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Cleaning up West Michigan's 'Areas of Concern'

White Lake

Shoreline restoration at Muskegon Lake

Industrial shoreline of Muskegon Lake seen from above.

Restored wetland at Ruddiman Creek near Muskegon Lake.

Once West Michigan's most contaminated waterways, the White Lake and Muskegon Lake Areas of Concern are making their way toward recovery.
West Michigan may have a reputation as a water wonderland, but there have been some dark spots along the way as a result of historical contamination. We took a look at how west Michigan's two "Areas of Concern" became polluted, and how they are making a comeback.

Map data source: USEPA. Acquired with the assistance of ECT Inc.

Muskegon Lake Area of Concern

Muskegon Lake is a 4,149 acre inland coastal lake in Muskegon County, Michigan along the east shoreline of Lake Michigan. The Muskegon Lake Area of Concern (AOC) includes the entire lake; the lake is separated from Lake Michigan by sand dunes. The Muskegon River flows through the lake before emptying into Lake Michigan. Additional tributaries include Mosquito Creek, Ryerson Creek, Ruddiman Creek, Green Creek, and Four Mile Creek.

In 1985, Muskegon Lake was designated an AOC for several reasons. Water quality and habitat problems associated with the historical discharge of pollutants into the AOC were a major contributor to the lake becoming an AOC. In addition, high levels of nutrients, solids, and toxic contaminants entering the lake had caused a series of problems. Together, these issues resulted in nine beneficial use impairments for the lake, four of which have been removed:
  • Beach closings – REMOVED 2015.
  • Restrictions on fish and wildlife consumption – REMOVED 2013.
  • Eutrophication or undesirable algae (in Bear Lake, which feeds into the north end of Muskegon Lake)
  • Restrictions on drinking water consumption, or taste and odor – REMOVED 2013.
  • Degradation of fish and wildlife populations
  • Degradation of aesthetics
  • Degradation of benthos
  • Restrictions on dredging activities – REMOVED 2011.
  • Loss of fish and wildlife habitat
Muskegon Lake. Source: Landsat. 

“The work that has been done in the Muskegon Lake AOC began in the early 1990s with a group of very dedicated volunteers,” says Kathy Evans, environmental program manager for the West Michigan Shoreline Regional Development Commission and long time activist with the Muskegon Lake Public Advisory Council. “We strove over many decades to involve the greater community until we formed a watershed group that really was reflective of the greater community. That group over the last decade has really pulled together and done the serious planning and identified the projects that are needed to get the AOC delisted. We’ve been really fortunate over this last decade to have funding finally to actually realize those goals and dreams to clean it up and restore habitat.”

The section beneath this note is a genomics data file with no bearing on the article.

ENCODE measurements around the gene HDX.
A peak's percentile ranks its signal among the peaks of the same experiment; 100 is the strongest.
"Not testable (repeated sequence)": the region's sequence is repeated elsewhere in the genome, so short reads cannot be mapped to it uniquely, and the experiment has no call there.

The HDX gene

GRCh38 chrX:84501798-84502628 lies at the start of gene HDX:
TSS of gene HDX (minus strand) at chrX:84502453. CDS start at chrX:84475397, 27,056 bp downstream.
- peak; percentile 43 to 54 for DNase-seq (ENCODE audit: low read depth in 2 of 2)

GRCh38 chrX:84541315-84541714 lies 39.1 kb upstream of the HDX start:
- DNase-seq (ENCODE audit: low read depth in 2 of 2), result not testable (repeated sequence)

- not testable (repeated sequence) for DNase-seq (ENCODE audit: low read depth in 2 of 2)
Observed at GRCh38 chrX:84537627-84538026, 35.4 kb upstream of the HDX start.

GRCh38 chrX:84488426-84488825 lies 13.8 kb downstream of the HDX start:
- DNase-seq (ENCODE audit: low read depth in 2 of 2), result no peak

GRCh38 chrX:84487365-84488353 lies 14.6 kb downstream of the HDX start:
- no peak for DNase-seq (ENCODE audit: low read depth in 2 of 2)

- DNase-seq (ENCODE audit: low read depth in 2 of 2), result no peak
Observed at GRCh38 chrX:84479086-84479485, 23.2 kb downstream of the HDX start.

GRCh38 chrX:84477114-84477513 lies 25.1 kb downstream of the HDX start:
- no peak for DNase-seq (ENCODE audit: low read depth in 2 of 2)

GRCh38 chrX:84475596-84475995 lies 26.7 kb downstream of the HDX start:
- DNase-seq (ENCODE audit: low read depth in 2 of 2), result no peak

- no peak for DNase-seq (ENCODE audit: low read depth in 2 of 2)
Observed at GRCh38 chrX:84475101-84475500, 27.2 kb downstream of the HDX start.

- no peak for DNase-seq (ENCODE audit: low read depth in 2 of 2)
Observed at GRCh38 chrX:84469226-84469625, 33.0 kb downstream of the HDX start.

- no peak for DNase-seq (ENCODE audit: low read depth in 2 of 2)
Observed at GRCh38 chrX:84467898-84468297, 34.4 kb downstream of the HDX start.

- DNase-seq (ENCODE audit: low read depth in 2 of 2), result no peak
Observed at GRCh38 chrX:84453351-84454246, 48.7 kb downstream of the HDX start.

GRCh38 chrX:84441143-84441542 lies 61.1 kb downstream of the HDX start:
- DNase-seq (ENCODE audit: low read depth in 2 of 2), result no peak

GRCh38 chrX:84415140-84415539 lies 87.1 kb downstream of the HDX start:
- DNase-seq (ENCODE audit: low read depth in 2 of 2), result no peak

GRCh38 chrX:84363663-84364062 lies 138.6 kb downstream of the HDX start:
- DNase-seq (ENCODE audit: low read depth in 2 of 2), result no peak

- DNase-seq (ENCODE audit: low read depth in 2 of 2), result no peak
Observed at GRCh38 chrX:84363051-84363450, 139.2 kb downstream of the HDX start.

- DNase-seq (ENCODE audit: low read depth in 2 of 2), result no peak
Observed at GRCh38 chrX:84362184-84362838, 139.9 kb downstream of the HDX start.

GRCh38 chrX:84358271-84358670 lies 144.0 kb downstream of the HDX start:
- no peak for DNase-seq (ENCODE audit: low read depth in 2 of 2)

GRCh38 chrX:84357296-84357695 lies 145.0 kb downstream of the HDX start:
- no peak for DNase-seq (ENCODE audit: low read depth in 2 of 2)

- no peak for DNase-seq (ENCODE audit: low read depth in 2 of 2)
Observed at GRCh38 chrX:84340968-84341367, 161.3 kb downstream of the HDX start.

That group is the Muskegon Lake Watershed Partnership (MLWP), now the public advisory council for the AOC, made up of several state and local organizations. The group was instrumental in developing restoration targets for the AOC and helps monitor progress on work being accomplished. The Partnership has provided funding to facilitate much of the work in the AOC and has provided a match for Great Lakes Restoration Initiative projects.

“They’re like my poster child of how to do it right,” says Sharon Baker, AOC coordinator for the Michigan Department of Environmental Quality. “They’re already looking at what they’re going to do after they delist. They want to keep eyes on the AOC projects – whether it’s sediment cleanups or habitat restoration – to make sure that they don’t fail or that somebody doesn’t come along and disturb things."

In 2006, shortly after the Great Lakes Legacy Act (GLLA) was authorized to clean up areas in the Great Lakes with contaminated sediments, the Ruddiman Creek Legacy Act cleanup was completed in which 90,000 cubic yards of contaminated sediment were removed. The Clean Michigan Initiative bond program was used as a match for the project.

“If we didn’t have the Great Lakes Legacy Act, I don’t think the community would have ever seen that this magnitude of restoration was even possible,” says Evans.